That being said, I didn't find the book a struggle to read, I just got put off a few times but I don't plan to read the adult series to understand more either. Nick's mom kind of annoys me to be honest, but I like Nick himself a lot, and he's what keeps me interested in this series, he's so innocent, naive and generally good that I want it to go well for him, I definitely don't want him to turn evil!

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Chronicles of Nick FB

4 Oct 2013

London YA Lit convention announced!


Malorie Blackman announces campaign to support the best of young adult fiction in the UK, including the country's first ever YA Literature Convention at the London Film and Comic Con 2014.


Waterstone’s Children’s Laureate Malorie Blackman has announced a campaign to support fiction for young adults in the UK during her two year term in the post. A highlight of this will be the first ever YA Literature Convention, hosted at the London Film and Comic Con in July 2014. Blackman will also be working with Booktrust on a search for the rising stars in the UKYA community.

Blackman was announced as the Children’s Laureate in June this year. As the first Children’s Laureate best known for writing for a teenage audience, she is ideally placed to act as a cheerleader for books for young people. From the moment she was appointed, Blackman has passionately voiced her desire to get “more people, reading more”: whether they choose a classic literary novel or Twilight, the important thing is to get young people to pick up a book. The statistics show there is still much work to be done in this area, with recent research showing that only 3 in 10 young people read daily out of class and a fifth of young people saying they would be embarrassed if a friend saw them reading (NLT 2013).

Malorie Blackman comments:
“We are incredibly lucky to have such a wealth of fantastic children's authors and illustrators in this country who create incredible stories for young adults to enjoy.  It's so important to encourage, sustain and where necessary instil a love of reading in our teenagers.  Reading opens doors and creates life opportunities. That's why I want to do my utmost to promote YA books for all our young (and older!) readers.”
A highlight of Blackman’s campaign will be the first UK Young Adult Literature Convention (YALC) which will take place at the London Film and Comic Con 2014 (LFCC). This convention will bring together all the UK’s YA publishers to provide a host of author events in a dedicated Book Zone, with talks, workshops, signings, a book sales area and publisher stands promoting new and upcoming titles. Blackman will act as a curator for the two-day convention, uniting authors and publishers throughout the UK community. 2014’s YALC event will be the first time a large scale public convention around YA books has taken place in the UK, and its setting among the fans of cultish film and TV will set books at the heart of entertainment for teens and young people.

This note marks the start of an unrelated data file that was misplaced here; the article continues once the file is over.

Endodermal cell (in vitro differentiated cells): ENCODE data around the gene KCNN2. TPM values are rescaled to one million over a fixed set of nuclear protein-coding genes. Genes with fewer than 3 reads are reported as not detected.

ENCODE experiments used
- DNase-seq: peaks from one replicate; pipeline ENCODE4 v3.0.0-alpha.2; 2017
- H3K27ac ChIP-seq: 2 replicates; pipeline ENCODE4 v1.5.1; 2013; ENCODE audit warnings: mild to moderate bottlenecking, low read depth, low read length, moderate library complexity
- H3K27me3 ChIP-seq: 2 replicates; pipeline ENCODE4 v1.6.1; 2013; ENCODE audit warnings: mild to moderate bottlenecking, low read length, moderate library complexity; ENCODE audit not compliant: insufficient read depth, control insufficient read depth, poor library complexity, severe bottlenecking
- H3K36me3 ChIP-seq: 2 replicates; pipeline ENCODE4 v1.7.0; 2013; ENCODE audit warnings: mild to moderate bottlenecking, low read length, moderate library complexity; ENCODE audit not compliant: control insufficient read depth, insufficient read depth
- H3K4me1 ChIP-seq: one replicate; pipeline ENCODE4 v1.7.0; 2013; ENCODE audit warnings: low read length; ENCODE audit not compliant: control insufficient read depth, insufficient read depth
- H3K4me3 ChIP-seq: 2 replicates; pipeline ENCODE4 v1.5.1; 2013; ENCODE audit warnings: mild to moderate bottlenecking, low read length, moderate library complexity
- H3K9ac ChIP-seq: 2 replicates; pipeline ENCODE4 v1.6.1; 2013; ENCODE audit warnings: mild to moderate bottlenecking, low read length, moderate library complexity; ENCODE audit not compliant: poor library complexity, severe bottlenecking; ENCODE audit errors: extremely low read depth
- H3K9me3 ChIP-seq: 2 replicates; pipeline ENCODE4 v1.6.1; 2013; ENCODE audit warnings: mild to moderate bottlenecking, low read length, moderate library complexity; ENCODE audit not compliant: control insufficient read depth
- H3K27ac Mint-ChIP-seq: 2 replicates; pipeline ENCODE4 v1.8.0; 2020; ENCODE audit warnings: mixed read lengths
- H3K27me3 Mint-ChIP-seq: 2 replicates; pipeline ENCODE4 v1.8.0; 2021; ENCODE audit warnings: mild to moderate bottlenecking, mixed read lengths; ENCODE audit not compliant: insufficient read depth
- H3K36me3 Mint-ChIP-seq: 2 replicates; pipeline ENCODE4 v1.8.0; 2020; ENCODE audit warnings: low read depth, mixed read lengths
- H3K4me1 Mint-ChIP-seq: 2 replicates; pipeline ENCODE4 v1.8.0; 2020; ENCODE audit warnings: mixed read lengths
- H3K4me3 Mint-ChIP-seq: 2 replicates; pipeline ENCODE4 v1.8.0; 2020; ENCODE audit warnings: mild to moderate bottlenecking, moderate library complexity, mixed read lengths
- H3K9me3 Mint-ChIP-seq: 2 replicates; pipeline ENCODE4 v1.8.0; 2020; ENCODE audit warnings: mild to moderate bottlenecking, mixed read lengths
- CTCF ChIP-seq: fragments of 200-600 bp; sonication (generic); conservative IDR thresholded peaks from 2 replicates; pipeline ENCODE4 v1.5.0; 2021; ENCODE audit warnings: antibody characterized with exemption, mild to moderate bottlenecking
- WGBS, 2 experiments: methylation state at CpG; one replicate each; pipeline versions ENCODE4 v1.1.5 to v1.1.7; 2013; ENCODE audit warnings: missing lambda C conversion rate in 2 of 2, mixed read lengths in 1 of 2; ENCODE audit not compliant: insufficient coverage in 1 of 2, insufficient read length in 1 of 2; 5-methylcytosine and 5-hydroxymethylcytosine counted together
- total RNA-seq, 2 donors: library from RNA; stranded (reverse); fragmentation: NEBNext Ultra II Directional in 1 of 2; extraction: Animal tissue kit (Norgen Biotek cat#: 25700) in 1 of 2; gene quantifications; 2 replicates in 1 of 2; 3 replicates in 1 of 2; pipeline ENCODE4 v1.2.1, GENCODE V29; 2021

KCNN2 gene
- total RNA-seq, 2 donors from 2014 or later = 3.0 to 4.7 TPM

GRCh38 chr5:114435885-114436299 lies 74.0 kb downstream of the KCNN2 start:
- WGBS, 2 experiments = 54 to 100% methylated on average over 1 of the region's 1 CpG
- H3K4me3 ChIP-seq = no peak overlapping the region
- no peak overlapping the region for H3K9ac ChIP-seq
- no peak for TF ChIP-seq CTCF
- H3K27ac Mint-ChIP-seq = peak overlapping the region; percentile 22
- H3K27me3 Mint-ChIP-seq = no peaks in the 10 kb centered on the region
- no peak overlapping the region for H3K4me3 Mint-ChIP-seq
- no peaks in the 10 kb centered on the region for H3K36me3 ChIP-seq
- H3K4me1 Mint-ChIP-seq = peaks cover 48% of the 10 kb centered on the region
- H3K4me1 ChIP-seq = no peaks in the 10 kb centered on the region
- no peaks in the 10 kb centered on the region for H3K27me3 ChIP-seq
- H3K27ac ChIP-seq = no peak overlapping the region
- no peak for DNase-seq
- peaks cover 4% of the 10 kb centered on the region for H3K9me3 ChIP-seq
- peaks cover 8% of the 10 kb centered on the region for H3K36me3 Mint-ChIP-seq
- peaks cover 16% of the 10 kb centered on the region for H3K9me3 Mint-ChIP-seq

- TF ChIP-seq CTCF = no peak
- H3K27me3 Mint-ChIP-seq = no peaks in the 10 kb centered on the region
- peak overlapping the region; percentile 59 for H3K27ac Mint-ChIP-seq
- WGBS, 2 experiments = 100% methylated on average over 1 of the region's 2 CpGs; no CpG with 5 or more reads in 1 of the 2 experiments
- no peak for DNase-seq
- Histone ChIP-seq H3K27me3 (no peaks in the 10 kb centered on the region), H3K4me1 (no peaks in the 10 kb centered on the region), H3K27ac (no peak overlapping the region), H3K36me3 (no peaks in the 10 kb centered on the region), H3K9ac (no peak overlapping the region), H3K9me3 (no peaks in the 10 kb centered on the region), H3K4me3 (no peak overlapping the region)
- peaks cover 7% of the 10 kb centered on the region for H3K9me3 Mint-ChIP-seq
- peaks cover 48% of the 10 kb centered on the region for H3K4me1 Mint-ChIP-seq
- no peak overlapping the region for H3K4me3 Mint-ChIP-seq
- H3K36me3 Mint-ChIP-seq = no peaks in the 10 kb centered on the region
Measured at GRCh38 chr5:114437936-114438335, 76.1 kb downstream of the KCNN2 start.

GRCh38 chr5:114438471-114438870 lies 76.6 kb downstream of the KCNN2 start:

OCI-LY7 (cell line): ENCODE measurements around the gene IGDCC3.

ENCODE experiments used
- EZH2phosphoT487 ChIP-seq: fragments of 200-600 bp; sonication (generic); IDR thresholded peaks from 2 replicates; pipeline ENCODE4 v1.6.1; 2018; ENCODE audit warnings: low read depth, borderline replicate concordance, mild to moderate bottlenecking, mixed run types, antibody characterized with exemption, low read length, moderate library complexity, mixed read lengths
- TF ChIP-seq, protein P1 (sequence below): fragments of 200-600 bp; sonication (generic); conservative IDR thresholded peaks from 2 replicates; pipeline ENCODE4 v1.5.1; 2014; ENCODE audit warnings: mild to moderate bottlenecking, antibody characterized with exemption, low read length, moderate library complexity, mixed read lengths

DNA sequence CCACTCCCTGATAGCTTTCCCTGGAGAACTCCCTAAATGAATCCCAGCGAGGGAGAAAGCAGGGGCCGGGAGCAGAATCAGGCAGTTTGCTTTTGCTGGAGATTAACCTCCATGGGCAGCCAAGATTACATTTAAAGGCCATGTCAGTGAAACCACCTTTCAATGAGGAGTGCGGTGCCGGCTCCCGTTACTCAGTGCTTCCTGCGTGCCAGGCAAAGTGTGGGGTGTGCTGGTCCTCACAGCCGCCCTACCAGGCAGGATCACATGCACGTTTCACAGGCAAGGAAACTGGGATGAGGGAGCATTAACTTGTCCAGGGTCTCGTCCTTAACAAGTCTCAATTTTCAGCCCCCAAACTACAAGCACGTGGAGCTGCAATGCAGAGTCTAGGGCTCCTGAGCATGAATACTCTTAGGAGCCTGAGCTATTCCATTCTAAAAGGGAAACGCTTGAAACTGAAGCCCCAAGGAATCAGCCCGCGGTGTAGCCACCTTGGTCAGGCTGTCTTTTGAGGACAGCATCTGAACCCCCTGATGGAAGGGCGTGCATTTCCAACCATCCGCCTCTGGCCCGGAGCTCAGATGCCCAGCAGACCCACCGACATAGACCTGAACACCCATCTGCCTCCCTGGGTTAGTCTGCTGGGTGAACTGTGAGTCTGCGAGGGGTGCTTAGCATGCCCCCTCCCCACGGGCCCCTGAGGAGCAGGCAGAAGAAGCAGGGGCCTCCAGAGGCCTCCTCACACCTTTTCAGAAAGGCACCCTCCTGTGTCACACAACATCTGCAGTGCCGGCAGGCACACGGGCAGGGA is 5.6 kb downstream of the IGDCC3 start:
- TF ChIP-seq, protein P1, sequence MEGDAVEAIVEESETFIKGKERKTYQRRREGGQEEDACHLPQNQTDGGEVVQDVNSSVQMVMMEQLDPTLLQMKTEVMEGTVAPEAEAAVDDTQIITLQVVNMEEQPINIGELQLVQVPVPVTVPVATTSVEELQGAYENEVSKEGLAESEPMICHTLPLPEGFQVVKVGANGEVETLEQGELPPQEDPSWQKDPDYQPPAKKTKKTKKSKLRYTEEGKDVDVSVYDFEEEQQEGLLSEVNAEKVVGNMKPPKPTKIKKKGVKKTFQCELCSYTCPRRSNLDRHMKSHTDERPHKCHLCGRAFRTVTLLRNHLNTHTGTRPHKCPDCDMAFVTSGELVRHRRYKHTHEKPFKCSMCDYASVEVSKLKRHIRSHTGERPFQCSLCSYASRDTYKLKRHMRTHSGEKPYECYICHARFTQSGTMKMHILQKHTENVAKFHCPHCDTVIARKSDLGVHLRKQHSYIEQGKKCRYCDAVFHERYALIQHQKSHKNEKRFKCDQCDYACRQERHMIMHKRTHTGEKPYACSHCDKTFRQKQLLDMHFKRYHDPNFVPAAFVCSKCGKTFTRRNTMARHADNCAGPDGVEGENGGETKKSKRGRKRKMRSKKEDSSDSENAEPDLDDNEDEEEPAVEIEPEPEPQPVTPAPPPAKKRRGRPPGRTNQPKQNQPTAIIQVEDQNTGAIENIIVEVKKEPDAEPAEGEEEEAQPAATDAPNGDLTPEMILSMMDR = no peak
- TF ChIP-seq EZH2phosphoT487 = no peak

At this weekend’s Winter LFCC, a one-off special event on Sunday 6th October will trail the YA Lit Con with a panel of award-winning authors lined up to discuss YA books that have been adapted to film. The panel will feature Meg Rosoff, whose novel How I Live Now is released as a major movie today, starring Saoirse Ronan and directed by The Last King of Scotland’s Kevin Macdonald. The panel also comprises award-winning authors Anthony McGowan and Lucy Christopher and will be chaired by Blackman herself, whose book Pig Heart Boy was adapted for the BBC and subsequently won a BAFTA.

Young Adult fiction has seen a boom in recent years with titles such as Twilight, The Hunger Games and The Mortal Instruments series all enjoying millions of copies sold and blockbuster movies to accompany their success in print. Between 2006 and 2012, sales jumped 150% and last year, Young Adult fiction accounted for over £36 million of sales in the UK alone (Nielsen BookScan). Despite many literary prize wins for UK authors including Carnegie Medals for Sally Gardner’s Maggot Moon, Patrick Ness’ A Monster Calls and Monsters of Men and Meg Rosoff’s Just In Case, US authors continue to dominate the market, with 18 out of 20 of last year’s top YA bestsellers written by American authors.

However, Young Adult books regularly face controversy. Last week, the American Library Association revealed that teen fiction is the most targeted by censors, with a number of YA books appearing on their yearly Banned Books List. Recent issues around teen and YA books have centred on the inclusion of sexual content, levels of violence and the trend for “Sick Lit” – books featuring young people suffering from mental health issues or life threatening illness. Malorie herself has already voiced views that teen books should include realistic portrayals of loving sexual relationships in order to help educate young people and is keen to continue the debate on these topics.

Further events and elements to the campaign will be announced in due course. Blackman will also be working with Booktrust to choose her pick of YA books available, and she will be on the hunt for new and upcoming talent in the Teen and YA books sphere.